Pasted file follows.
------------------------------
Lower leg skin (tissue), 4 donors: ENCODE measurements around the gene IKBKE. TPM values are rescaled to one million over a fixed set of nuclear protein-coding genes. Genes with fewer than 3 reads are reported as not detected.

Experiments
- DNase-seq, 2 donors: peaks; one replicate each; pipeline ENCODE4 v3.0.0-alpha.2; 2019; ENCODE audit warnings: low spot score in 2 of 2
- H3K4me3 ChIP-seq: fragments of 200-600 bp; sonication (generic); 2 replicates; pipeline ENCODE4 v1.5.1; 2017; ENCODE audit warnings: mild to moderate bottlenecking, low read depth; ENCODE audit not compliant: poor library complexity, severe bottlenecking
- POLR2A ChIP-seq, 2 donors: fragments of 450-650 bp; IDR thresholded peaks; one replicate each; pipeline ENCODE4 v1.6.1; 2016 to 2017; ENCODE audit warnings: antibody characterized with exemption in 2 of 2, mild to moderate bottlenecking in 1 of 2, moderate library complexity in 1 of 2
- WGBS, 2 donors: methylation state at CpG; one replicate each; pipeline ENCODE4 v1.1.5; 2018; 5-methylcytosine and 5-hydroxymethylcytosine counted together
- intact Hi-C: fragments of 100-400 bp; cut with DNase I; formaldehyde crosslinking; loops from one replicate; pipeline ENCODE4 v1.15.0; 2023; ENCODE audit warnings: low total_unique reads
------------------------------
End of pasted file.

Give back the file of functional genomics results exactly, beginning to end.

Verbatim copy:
Lower leg skin (tissue), 4 donors: ENCODE measurements around the gene IKBKE. TPM values are rescaled to one million over a fixed set of nuclear protein-coding genes. Genes with fewer than 3 reads are reported as not detected.

Experiments
- DNase-seq, 2 donors: peaks; one replicate each; pipeline ENCODE4 v3.0.0-alpha.2; 2019; ENCODE audit warnings: low spot score in 2 of 2
- H3K4me3 ChIP-seq: fragments of 200-600 bp; sonication (generic); 2 replicates; pipeline ENCODE4 v1.5.1; 2017; ENCODE audit warnings: mild to moderate bottlenecking, low read depth; ENCODE audit not compliant: poor library complexity, severe bottlenecking
- POLR2A ChIP-seq, 2 donors: fragments of 450-650 bp; IDR thresholded peaks; one replicate each; pipeline ENCODE4 v1.6.1; 2016 to 2017; ENCODE audit warnings: antibody characterized with exemption in 2 of 2, mild to moderate bottlenecking in 1 of 2, moderate library complexity in 1 of 2
- WGBS, 2 donors: methylation state at CpG; one replicate each; pipeline ENCODE4 v1.1.5; 2018; 5-methylcytosine and 5-hydroxymethylcytosine counted together
- intact Hi-C: fragments of 100-400 bp; cut with DNase I; formaldehyde crosslinking; loops from one replicate; pipeline ENCODE4 v1.15.0; 2023; ENCODE audit warnings: low total_unique reads